"Yeah, I considered the timeout even prior to that, after the first one based on how we weren't playing, but the right things were being said on the bench," Payne said, who left his timeout in his pocket the rest of the way. "It wasn't any situation where you want to identify any sort of panic in our game. There's a time for it, and there's a time not. I decided not to use it.
"(Pulling Bishop after the third goal) just from the standpoint of what the team wasn't doing, not based on what Ben wasn't doing. He didn't have a look. That puck came through two people. You're not going to put an onus on a goaltender when the team's playing like that."
The Blues, who now trail the Hawks by five points in the standings, thought they had pulled within one when Pietrangelo's shot from the right circle got through a crowded crease and past Corey Crawford, but referee Tim Peel waved the goal off, claiming B.J. Crombeen created goalie interference by pushing Chicago's Nick Leddy into Crawford.
"I didn't see what happened," Pietrangelo said. "I just know they said our guy ran into the goalie. ... That's a tough one, especially at that time of the game, but we answered again."
Crombeen said, "I thought I just drove their d-man back. And if he makes contact with their goalie, that's not my fault. But it was the call that went against us and we've got to be able to rebound and make sure we're getting back in that game."
The Blues did get that goal back, as Pietrangelo picked up his seventh of the season a short time after when his blast from the top of the blue line got through Crawford with 11:12 to play in the game.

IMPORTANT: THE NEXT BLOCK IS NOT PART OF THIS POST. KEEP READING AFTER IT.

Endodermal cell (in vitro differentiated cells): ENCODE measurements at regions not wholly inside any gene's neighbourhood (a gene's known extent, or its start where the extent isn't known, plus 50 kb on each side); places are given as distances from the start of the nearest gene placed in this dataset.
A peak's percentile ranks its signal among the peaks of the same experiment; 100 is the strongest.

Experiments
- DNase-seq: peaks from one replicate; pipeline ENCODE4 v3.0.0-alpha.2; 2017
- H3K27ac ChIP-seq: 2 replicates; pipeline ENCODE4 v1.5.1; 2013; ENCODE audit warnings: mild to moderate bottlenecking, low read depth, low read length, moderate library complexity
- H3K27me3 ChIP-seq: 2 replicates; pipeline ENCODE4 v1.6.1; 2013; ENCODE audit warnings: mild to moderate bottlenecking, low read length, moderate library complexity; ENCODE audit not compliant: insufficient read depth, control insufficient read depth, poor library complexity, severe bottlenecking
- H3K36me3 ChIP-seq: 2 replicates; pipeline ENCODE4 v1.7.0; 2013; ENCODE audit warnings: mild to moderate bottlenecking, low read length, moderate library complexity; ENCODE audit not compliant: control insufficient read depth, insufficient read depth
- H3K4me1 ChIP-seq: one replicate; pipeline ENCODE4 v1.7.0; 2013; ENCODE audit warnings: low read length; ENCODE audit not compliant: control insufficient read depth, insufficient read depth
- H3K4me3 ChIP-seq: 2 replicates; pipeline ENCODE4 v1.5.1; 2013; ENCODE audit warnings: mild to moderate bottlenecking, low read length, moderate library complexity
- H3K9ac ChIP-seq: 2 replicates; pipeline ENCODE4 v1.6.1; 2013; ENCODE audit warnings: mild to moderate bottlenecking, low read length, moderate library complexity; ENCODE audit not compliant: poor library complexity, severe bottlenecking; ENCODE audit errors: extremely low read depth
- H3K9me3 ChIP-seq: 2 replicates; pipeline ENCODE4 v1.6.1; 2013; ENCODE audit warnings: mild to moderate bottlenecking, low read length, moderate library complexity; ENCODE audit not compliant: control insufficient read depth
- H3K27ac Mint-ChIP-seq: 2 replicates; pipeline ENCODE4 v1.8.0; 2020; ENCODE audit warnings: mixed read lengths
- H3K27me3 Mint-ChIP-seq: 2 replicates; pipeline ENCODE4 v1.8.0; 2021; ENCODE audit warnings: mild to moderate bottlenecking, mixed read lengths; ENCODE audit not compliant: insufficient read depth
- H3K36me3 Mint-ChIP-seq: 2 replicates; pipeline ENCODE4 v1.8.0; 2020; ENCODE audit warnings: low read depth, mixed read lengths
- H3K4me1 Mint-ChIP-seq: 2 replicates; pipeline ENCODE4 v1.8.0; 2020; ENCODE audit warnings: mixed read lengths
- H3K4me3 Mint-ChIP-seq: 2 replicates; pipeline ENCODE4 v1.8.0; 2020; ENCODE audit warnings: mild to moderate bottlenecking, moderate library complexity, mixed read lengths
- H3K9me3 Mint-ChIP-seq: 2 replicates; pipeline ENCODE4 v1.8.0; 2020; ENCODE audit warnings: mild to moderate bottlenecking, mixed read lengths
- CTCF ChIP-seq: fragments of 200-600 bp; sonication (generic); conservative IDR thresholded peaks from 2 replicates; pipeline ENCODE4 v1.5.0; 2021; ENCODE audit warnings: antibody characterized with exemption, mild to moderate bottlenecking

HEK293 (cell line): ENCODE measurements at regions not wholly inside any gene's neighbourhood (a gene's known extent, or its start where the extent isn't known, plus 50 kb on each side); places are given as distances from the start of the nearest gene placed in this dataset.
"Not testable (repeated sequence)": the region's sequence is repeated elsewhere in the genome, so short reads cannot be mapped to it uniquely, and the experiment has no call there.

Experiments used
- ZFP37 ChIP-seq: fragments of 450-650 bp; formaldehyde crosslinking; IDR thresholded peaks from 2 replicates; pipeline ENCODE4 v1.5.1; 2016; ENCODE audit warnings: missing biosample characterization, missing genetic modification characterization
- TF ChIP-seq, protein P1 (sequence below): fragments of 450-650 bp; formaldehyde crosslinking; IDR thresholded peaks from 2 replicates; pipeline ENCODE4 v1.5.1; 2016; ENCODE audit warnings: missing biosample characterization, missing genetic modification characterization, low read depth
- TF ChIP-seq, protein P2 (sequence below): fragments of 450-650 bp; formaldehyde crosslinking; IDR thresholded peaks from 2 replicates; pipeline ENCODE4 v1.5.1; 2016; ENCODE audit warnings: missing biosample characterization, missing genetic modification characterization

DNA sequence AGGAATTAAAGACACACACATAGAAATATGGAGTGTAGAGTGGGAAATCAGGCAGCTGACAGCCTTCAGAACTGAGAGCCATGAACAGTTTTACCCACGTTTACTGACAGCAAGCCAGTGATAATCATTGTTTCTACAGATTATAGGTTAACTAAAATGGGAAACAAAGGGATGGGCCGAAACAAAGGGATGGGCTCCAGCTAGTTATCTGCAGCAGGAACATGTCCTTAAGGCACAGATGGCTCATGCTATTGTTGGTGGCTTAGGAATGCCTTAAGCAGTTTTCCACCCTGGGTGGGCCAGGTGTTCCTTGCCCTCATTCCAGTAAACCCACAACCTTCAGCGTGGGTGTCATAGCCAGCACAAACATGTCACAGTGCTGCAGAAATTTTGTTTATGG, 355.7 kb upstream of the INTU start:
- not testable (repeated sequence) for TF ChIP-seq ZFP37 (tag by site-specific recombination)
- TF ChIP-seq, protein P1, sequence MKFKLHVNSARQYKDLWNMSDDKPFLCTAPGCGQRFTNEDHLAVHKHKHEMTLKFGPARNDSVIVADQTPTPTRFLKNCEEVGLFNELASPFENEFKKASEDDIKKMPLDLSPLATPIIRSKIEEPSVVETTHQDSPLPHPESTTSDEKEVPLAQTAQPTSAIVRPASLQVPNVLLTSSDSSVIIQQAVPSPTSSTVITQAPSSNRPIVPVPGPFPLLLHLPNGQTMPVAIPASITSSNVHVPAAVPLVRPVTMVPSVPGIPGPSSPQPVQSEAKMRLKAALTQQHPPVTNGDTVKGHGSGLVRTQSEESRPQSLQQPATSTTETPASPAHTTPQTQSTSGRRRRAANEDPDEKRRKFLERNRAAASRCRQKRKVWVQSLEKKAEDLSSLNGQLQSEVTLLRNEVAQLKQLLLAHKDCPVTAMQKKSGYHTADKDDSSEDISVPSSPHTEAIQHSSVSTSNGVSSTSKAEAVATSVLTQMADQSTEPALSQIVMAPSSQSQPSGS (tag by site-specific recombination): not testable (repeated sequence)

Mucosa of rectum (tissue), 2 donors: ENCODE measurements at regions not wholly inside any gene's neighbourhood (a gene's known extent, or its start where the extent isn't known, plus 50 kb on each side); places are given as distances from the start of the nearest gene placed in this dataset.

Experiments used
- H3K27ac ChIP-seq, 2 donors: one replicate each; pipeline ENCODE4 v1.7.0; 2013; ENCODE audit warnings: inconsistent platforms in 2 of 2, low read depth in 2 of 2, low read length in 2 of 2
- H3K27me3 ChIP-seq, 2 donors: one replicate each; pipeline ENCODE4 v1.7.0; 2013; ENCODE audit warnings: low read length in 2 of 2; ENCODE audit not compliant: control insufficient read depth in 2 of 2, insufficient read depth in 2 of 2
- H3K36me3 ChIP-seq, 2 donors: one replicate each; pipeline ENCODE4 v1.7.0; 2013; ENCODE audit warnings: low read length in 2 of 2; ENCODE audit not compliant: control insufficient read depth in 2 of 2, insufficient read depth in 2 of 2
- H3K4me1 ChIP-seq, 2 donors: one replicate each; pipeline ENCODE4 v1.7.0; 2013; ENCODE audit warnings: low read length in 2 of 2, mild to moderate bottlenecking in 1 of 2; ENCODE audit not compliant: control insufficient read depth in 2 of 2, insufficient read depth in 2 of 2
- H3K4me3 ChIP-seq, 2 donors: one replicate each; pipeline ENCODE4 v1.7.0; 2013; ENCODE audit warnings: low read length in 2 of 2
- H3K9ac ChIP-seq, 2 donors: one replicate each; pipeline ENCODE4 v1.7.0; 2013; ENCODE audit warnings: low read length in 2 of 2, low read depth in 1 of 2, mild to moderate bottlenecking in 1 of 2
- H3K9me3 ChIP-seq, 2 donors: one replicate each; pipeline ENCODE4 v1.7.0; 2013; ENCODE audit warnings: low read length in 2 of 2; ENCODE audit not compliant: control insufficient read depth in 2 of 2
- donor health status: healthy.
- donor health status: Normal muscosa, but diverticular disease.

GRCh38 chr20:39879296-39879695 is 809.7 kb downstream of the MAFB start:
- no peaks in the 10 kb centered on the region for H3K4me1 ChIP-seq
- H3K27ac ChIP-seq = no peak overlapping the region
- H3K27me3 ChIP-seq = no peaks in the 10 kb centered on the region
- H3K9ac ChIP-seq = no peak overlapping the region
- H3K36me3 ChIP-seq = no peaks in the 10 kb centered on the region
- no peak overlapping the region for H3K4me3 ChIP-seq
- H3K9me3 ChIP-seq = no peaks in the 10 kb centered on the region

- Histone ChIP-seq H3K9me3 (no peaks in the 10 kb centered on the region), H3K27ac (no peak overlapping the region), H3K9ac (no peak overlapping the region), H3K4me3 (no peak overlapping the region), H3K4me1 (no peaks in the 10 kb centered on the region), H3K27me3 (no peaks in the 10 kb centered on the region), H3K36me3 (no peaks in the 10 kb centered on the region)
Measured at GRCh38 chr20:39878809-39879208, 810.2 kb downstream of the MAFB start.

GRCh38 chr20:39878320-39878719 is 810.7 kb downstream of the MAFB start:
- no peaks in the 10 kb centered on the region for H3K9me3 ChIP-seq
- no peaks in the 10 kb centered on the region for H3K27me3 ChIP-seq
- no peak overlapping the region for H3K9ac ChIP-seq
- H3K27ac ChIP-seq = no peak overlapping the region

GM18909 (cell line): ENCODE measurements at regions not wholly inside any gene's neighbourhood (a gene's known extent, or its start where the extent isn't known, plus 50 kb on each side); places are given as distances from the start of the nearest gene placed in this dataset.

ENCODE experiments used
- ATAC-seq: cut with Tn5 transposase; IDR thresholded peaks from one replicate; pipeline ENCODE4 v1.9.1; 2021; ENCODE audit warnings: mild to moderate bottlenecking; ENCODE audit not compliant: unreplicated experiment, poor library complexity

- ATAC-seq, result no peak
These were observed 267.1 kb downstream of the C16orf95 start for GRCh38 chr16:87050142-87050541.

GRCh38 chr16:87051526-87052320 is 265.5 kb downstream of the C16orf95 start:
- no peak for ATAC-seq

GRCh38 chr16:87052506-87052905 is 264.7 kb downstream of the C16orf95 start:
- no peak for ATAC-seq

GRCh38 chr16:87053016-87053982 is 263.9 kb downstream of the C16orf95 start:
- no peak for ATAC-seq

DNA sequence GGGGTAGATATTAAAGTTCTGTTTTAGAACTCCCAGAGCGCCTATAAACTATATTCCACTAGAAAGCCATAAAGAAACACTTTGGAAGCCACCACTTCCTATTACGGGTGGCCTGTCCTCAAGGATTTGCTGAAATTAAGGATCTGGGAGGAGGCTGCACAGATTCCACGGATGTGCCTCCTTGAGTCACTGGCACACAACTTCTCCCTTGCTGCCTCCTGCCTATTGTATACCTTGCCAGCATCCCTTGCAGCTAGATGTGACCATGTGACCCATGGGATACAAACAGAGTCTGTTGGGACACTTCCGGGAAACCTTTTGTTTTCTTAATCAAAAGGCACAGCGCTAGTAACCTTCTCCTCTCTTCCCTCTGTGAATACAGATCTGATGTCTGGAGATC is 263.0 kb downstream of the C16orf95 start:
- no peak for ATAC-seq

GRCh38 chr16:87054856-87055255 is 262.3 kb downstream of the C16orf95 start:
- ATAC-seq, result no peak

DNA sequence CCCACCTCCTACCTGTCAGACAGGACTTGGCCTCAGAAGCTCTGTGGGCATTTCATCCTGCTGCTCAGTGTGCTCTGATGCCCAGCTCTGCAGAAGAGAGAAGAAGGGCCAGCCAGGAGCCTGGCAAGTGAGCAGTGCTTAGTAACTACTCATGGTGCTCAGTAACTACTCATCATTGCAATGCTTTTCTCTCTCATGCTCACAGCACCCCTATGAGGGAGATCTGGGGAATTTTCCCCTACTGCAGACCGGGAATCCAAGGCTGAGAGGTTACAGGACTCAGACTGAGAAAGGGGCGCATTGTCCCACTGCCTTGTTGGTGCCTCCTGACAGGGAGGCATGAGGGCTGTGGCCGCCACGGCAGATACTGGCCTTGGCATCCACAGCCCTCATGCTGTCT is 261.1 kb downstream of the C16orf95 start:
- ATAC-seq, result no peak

The Blues, who once again found their game in the third period, had countless opportunities to get the equalizer, including Patrik Berglund, who redirected David Backes' centering feed wide from in front of the crease with 42 seconds remaining.
"We had a game plan to go in there, get a good start and play a full 60," said forward T.J. Oshie. "Obviously in the second period, we took our foot off the gas a little and they just took advantage of it. It's a tough team to catch when you're behind by two goals. It's just an unacceptable second period.
"It's always tough playing from behind, especially against Chicago. They're a tough team to catch. They know how to put pucks by you and keep the puck in your zone. You can't score goals 200 feet away."
Marian Hossa's empty-netter with 0.4 seconds remaining sewed up two huge points for Chicago, and the Blues saw them get away.
"They just turned it up," Payne said of the Blackhawks. "A good hockey team turned it up, and we didn't recognize that soon enough."
* NOTES -- Defenseman Tyson Strachan was reassigned to Peoria on Monday morning. ... Pietrangelo now has eight points (seven assists) in the last four games. ... McDonald has 11 points (six goals) in nine games since returning from a concussion. ... Oshie has seven points in three games after two assists today. ... Berglund picked up two assists and has 17 points in 16 games, including a six-game point streak. ... The Blues' top line of Backes, McDonald and Chris Stewart was a combined minus-9 in the game. Stewart, who scored two goals in his Blues debut Saturday, fired wide of an open net from a sharp angle with roughly 30 seconds left in the second period that would have cut the Hawks' lead to one.